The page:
Every day, I feel like the jig is going to be up. In the back of my mind, I feel like my entire audience will disappear, my bank account will drop to zero, I’ll either be on the streets homeless or will have to tuck my tail between my legs and apply for some job I don’t really want.
So what’s the difference between those who are petrified but follow through and those that don’t?
We convert our energy in the right direction.
The way I see things, I accept negative emotions and fear as a given. Since I stop wishing they’d go away, I make a decision about what I’m going to do with these feelings to help me reach my goals.
I use fear as fuel. When I’m afraid, my fear pushes me. I know fear means I’m headed in the right direction. Then, I draw on reference experiences and create positive associations instead of negative ones.
Here’s what I mean — I’ve had experiences in my past where I felt afraid and did the thing anyway, e.g, the time I totally froze during rehearsal minutes before I gave my TEDx talk. I remember the feeling that followed, total euphoria.
Each time I feel afraid of tackling something new, I’ve taught myself to connect fear with euphoria, instead of fear with real pain and harm.
Still, you have a little chicken and egg thing going on here. Where do you get that first moment of “feeling the fear and doing the thing anyway” to draw on in the future?
Well, my friend, that one’s on you. I think this will become the official slogan of my career “No amount of self-help content can fill the thought between gap and action.”
I can tell you what it feels like after you follow through. You’ll feel an indescribable level of joy. You’ll feel like you’ve made your dent in the universe.
Do this enough times, and you’ll get addicted to it. And you’ll actually be less afraid. You’ll tackle bigger and better challenges that will scare you, but you’ll have more and more reference experiences.
Then, one day, you get to look back on your grand adventure.
You Tell Me…
“The mass of men lead lives of quiet desperation. What is called resignation is confirmed desperation.” — Henry David Thoreau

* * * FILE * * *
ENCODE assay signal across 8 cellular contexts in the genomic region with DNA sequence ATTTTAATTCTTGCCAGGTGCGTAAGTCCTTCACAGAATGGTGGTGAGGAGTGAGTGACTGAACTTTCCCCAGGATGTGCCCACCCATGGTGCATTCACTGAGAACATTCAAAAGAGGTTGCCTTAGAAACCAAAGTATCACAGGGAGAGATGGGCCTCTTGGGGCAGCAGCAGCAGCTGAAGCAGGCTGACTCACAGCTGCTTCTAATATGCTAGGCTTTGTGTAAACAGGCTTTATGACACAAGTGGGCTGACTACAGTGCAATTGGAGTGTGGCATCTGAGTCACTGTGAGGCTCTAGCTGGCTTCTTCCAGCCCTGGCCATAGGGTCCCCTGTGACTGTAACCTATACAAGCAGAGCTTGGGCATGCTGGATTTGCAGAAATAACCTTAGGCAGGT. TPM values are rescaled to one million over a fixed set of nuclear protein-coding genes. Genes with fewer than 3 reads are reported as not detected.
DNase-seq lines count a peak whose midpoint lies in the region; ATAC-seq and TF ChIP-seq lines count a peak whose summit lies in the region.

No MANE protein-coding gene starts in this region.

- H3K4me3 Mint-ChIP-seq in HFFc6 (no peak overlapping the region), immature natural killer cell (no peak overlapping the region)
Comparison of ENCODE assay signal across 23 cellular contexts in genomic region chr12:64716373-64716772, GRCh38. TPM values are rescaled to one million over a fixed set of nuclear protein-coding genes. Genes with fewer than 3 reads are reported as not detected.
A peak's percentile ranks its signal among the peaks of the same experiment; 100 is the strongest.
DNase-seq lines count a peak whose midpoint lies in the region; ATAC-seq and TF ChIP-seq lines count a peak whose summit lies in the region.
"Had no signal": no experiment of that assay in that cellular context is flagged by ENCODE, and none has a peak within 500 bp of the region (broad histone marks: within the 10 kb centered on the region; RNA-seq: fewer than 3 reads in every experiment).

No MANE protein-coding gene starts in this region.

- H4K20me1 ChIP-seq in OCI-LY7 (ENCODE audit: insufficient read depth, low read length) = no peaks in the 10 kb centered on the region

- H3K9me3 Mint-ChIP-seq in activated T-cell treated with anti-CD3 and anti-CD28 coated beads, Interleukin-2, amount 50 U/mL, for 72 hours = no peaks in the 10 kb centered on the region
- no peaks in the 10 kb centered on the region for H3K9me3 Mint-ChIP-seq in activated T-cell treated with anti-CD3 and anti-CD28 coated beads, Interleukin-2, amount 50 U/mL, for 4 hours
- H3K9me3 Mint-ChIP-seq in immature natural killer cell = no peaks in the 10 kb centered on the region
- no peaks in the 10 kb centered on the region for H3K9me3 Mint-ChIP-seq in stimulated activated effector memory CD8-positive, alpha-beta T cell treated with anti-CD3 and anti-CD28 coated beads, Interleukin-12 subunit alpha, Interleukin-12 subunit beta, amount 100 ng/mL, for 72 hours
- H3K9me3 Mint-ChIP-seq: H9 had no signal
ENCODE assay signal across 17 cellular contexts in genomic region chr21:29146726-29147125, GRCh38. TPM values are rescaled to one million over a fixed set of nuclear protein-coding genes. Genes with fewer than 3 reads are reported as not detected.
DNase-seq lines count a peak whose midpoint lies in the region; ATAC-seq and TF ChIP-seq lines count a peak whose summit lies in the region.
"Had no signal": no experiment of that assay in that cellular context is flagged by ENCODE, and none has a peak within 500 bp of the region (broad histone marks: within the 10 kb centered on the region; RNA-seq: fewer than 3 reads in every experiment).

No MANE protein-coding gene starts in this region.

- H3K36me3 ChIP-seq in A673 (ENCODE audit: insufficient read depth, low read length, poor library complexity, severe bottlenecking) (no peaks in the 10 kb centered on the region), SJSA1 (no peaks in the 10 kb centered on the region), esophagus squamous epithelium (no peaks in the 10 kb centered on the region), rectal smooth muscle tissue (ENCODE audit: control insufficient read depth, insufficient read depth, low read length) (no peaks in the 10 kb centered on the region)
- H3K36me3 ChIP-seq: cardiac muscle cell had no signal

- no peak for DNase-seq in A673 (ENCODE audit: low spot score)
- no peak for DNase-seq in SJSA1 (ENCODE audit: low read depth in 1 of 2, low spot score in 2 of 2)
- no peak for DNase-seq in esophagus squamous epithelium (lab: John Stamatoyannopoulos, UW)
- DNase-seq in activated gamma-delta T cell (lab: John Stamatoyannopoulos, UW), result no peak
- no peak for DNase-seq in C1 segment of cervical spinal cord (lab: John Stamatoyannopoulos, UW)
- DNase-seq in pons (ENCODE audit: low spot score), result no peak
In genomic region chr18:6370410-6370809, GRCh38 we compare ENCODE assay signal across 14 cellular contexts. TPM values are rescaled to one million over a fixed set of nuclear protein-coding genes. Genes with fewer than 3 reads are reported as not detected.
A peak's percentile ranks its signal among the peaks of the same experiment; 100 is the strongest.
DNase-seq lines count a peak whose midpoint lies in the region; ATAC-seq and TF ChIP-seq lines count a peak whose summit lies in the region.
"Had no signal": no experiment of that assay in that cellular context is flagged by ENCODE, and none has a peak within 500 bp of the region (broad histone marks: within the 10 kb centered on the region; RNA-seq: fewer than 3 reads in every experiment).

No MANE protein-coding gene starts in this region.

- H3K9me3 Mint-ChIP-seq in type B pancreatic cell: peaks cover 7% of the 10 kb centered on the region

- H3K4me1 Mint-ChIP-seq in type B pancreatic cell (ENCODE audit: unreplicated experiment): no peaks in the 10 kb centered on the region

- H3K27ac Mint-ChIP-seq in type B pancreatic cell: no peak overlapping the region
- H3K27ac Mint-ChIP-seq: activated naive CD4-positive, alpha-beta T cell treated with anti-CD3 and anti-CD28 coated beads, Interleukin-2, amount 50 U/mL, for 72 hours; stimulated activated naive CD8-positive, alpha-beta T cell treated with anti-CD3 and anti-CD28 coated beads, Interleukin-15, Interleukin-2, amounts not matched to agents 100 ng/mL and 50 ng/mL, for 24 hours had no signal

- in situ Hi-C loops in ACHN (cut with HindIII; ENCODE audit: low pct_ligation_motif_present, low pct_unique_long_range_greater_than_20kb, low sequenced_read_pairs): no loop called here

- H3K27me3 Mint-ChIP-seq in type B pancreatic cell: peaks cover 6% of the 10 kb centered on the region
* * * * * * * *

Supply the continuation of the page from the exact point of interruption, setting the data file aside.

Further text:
You don’t have to visit every country in the world, but I bet you want to do more than stay in your hometown and even home country for your entire life.
Maybe you don’t want to be rich, but having the means to have some of the experiences you can’t currently afford would be pretty damn nice, wouldn’t it?
This isn’t about living the self-help guru lifestyle.
It’s about answering your own personal call. It’s about ‘doing the thing’.
I have a little experiment I run with people in conversation. I’ll ask them what they want to do with their life. First, they’ll give me their boilerplate answer, usually something about climbing the current ladder they’re already on.
Then, I’ll say, “No, what do you really want to do? If you thought it would work out and you wouldn’t fail, what would you do?”
They’ll go, “Well…” then they talk about ‘the thing.’ Their eyes light up and when I look into them, I get to see a glimpse of their real soul.
I did this at a party a few weeks ago and the guy said he wanted to start a consulting company based on the industry he worked in.
A consulting company isn’t my cup of tea, but it’s his.
The other thing about success I didn’t tell you…
You don’t even have the pull ‘the thing’ off to consider yourself successful. Simply trying hard for an extended period of time without quitting is enough.